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I love my Nikon D700 and my D5100 but found that my P7000 (a Nikon P&S that shoots RAW) is disappointing in low light (though great in good light and has an attached lens that goes from 6mm superwide to super telephoto). Given that disappointment I decided not to go with Nikon for a mirrorless and instead just opted for the new mirrorless Olympus OM-D EM-1 (very pricy but the older version - the EM-5 is now half price)

Took it on a trip to Arizona last week along with my D700 and the photos are incredibly sharp low noise really great even at high ISOs. The earlier model is now half price and I toyed with getting it but wanted to be able to use focus peaking with my legacy Olympus lenses from my trusty OM-1 film SLR. Anyway, the inexpensive 40-150mm zoom lens (it was on sale last month < $150) which is an 80-300mm equivalent is incredibly sharp and useful. I also bought the pricier 17mm and 25mm lenses and an adapter for my legacy lenses.

I really love this new camera and have heard good things about the older version. Right after I got it I shot a fire at night in the dark using manual focus exhausted at 1-2AM and the 40-150mm lens, licensed a few of the photos to a magazine & all shot at ISO 1250-1600. You can see them here. http://www.mariannecampolongophotography.com/#!/index/G00003RJjrLtWZTw (HIT "LOAD MORE" ON THE BOTTOM RIGHT several times to see them all)

Haven't processed all the Arizona pix yet which I shot at ISO 100-400 but will post a link when I do or pm me if you want to see some. I'd consider the OM-D EM-5 or the new EM-10 if I were you. You can also upgrade to Leica lenses and have the choice of using any of the micro 2/3rds lenses on them (without the need for any adapters) and can also get adapters for other larger lenses.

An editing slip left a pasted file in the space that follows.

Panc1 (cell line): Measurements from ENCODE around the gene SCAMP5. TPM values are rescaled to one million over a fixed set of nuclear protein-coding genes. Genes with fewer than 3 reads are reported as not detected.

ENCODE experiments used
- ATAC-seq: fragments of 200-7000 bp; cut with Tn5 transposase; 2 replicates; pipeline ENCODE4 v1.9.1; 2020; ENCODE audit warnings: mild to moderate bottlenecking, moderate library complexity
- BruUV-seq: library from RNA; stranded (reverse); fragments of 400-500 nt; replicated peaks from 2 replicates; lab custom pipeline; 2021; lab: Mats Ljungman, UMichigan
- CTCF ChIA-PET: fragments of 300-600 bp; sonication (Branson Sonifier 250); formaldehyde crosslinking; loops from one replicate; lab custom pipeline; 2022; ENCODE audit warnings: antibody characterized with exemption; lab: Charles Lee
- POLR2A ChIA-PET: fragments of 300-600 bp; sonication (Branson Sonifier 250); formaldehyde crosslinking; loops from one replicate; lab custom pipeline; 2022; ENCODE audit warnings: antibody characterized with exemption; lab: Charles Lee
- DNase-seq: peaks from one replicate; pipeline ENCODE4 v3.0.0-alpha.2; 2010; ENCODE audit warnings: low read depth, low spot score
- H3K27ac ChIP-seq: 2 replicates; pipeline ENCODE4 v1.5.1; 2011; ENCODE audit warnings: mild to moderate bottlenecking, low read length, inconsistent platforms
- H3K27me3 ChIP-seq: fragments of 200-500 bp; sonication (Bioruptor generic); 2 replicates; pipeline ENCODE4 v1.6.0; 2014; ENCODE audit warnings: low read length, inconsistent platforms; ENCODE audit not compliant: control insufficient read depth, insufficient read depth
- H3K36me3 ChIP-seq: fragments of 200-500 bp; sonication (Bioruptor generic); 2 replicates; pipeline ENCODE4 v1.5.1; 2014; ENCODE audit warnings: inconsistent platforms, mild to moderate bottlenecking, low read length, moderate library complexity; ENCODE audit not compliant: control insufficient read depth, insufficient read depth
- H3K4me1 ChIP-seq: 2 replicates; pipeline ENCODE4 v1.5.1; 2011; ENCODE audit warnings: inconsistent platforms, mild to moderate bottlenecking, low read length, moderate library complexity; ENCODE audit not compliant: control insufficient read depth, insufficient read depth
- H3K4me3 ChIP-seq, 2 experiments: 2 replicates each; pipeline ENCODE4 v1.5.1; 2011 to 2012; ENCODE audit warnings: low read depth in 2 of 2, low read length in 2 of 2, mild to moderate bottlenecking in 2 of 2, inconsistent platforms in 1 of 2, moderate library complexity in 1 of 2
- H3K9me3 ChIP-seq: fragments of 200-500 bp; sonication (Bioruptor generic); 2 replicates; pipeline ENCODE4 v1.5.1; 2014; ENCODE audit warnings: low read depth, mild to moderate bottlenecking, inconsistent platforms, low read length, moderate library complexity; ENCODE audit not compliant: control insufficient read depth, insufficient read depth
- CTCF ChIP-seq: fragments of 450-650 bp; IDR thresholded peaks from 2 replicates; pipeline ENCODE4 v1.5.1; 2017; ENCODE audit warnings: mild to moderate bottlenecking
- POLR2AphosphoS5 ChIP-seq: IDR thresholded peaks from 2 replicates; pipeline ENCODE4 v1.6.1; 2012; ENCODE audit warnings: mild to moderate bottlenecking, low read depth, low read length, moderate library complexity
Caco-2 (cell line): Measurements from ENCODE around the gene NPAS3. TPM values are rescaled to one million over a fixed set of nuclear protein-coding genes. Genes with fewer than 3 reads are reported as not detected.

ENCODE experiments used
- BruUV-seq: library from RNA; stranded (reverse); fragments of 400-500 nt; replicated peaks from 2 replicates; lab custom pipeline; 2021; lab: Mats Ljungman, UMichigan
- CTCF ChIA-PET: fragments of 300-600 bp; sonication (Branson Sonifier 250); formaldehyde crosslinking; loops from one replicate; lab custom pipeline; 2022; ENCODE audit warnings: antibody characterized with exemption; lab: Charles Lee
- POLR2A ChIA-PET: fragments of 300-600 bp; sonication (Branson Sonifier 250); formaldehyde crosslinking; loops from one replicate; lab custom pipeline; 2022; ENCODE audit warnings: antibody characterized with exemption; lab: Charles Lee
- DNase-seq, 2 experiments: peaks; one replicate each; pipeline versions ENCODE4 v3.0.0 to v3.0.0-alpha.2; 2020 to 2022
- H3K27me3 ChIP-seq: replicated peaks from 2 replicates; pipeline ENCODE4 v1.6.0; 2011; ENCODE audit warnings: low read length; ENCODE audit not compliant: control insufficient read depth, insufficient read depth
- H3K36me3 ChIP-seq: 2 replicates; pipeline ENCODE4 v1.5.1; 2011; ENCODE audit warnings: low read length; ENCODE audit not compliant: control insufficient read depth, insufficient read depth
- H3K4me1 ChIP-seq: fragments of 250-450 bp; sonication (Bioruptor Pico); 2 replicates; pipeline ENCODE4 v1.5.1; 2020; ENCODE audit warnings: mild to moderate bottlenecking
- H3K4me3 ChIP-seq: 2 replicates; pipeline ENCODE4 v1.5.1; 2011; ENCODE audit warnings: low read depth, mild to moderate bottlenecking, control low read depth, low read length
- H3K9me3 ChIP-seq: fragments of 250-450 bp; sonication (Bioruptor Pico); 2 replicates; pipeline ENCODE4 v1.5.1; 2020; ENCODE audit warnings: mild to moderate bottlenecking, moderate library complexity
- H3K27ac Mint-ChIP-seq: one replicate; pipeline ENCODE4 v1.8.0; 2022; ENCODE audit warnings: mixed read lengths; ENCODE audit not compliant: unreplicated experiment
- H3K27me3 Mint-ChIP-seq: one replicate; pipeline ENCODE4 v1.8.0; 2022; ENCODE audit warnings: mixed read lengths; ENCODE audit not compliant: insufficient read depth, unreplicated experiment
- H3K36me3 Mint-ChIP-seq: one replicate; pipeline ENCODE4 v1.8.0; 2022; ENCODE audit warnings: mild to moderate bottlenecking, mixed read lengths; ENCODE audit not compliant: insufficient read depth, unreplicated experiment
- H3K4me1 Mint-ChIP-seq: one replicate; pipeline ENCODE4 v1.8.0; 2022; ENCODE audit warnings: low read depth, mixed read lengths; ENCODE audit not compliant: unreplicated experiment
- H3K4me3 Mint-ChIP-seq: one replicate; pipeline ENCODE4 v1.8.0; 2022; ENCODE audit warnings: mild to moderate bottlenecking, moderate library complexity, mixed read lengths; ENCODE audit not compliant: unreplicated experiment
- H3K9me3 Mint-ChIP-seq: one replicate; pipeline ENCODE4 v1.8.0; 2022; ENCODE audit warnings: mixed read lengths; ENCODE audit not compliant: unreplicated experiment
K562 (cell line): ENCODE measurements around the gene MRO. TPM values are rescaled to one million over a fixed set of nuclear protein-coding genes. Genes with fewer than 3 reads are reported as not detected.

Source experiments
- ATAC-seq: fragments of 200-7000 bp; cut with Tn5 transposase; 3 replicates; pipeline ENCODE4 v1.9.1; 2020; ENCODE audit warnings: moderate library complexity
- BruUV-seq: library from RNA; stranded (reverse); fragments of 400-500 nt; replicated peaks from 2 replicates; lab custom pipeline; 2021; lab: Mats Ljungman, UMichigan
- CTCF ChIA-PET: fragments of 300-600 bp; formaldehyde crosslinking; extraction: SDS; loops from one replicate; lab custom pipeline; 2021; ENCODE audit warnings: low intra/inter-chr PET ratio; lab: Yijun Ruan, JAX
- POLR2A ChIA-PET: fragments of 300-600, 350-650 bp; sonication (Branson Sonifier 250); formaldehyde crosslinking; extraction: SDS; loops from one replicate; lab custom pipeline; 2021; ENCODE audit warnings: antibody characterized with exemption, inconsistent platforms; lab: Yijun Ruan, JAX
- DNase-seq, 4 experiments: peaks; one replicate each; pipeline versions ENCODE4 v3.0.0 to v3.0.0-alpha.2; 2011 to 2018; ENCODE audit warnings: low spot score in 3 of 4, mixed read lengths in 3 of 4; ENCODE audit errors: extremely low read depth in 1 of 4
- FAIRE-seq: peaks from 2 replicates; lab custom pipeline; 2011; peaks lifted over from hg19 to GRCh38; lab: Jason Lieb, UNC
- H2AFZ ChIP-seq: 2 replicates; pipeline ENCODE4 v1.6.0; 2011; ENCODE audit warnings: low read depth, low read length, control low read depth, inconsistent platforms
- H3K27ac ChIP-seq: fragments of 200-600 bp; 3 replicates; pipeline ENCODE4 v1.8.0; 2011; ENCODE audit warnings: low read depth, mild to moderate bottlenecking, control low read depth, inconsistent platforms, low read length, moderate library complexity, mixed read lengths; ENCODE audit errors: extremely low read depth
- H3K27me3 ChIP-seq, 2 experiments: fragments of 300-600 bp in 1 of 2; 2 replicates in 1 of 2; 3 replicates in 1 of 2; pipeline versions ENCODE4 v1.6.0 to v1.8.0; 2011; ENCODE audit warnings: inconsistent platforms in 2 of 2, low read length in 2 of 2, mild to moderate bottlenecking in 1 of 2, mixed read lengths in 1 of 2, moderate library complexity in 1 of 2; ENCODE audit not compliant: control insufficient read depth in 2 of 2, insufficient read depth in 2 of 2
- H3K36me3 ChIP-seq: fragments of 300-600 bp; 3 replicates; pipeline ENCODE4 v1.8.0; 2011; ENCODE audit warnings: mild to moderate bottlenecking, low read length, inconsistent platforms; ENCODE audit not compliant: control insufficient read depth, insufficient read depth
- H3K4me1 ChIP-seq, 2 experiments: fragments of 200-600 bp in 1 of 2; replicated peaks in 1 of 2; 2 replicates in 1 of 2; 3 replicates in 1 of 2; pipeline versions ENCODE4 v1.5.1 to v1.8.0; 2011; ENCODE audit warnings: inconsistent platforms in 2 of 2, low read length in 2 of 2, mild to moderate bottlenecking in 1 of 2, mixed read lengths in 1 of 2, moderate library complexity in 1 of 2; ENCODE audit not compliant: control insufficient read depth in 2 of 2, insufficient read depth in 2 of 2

« Reply #6 on: May 05, 2014, 19:45 »
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wordplanet - those photos of the fire are extremely good.  However, like you said, it's a pricey camera. 


« Reply #7 on: May 05, 2014, 23:19 »
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If you are open to buying refurbished, I consider this Nikon 1 V1 kit a steal of a deal at this price point:

http://www.adorama.com/INK1V1BKR.html

I own two of them.   I picked up my first one when they went on firesale a year or so ago, to replace the very highly regarded Canon G15 P&S, which, was the best P&S I've ever owned, but the V1 is hands down better.  The second body I bought to convert to full-time IR (a very easy 15min DIY job).   

As for image quality including ISO performance, I would place the V1 firmly above a Nikon D70s and just behind a Nikon D80 DSLR (if you are familiar with an those bodies).   I'm not sure if that meets your requirements or not.  The V1 images are commercially viable for Microstock, I've not had much issues getting them accepted and never had a purchase refunded yet.  That said, I do typically sample V1 images down to 6MP though, just to play it safe.